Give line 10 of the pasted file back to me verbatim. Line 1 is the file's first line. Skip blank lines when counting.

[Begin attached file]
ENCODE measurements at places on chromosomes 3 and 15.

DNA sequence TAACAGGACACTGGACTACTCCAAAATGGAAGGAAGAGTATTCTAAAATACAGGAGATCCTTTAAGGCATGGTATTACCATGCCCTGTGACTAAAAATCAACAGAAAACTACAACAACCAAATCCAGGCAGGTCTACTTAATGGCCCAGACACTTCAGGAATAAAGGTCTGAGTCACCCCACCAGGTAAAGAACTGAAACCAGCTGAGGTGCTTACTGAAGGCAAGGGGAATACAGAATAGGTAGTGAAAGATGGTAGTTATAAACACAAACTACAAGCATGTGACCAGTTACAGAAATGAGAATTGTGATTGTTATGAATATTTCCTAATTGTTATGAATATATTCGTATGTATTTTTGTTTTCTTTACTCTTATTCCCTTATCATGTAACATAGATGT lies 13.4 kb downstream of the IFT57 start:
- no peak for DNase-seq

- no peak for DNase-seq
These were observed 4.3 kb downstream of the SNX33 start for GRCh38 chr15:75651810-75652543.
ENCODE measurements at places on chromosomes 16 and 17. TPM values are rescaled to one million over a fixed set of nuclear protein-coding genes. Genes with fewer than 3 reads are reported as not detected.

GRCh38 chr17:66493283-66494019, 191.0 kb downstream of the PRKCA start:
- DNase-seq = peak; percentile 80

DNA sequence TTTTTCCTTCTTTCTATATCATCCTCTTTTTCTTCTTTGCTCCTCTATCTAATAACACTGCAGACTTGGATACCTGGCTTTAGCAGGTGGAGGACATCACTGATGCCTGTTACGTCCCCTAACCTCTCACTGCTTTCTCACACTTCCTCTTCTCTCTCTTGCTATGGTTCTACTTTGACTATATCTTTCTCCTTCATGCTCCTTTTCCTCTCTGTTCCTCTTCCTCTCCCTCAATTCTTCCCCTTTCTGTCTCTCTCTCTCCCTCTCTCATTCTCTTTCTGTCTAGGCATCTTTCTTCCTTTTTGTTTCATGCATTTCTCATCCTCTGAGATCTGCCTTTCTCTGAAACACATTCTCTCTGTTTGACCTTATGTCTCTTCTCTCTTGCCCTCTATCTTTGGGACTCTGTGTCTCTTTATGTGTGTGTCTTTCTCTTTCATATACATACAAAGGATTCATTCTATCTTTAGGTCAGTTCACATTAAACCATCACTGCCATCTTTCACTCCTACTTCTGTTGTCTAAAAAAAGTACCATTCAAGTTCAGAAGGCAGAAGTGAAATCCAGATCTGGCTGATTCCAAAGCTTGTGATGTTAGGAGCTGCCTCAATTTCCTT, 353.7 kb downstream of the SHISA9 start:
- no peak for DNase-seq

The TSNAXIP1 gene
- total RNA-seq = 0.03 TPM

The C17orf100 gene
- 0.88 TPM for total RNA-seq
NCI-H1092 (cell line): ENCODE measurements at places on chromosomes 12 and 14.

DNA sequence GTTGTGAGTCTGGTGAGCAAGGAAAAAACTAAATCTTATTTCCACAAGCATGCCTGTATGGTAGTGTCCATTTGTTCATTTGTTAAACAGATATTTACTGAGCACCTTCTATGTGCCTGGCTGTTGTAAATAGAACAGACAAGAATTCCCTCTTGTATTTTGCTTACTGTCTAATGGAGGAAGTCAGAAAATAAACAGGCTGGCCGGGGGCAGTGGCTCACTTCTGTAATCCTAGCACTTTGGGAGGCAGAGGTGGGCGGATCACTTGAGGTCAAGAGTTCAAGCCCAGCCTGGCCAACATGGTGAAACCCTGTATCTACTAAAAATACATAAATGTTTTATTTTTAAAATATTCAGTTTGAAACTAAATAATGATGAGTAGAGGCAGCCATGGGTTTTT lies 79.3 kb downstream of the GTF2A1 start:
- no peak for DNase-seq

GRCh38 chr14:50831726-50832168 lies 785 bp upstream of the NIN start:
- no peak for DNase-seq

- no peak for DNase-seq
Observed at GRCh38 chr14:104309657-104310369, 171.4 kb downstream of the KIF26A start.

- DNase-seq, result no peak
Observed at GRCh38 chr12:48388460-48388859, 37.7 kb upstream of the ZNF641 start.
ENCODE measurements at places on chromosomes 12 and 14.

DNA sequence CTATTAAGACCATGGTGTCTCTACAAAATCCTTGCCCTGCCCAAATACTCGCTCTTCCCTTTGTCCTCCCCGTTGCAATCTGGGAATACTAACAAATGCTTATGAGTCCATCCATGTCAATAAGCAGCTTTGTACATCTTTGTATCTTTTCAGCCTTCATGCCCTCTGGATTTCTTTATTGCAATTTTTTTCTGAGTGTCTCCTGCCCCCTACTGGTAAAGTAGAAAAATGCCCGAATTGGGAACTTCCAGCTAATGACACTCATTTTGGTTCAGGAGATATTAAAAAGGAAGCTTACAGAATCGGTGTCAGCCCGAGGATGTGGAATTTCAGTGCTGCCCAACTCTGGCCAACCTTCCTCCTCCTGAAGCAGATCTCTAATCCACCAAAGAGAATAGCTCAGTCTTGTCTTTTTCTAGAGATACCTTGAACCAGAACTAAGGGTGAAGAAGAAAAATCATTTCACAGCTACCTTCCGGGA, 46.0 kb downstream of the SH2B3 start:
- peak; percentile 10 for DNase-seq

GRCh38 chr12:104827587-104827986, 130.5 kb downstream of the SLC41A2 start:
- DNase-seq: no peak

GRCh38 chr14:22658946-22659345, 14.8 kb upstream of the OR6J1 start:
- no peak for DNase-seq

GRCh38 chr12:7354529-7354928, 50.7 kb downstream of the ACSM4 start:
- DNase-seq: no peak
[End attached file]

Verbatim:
- no peak for DNase-seq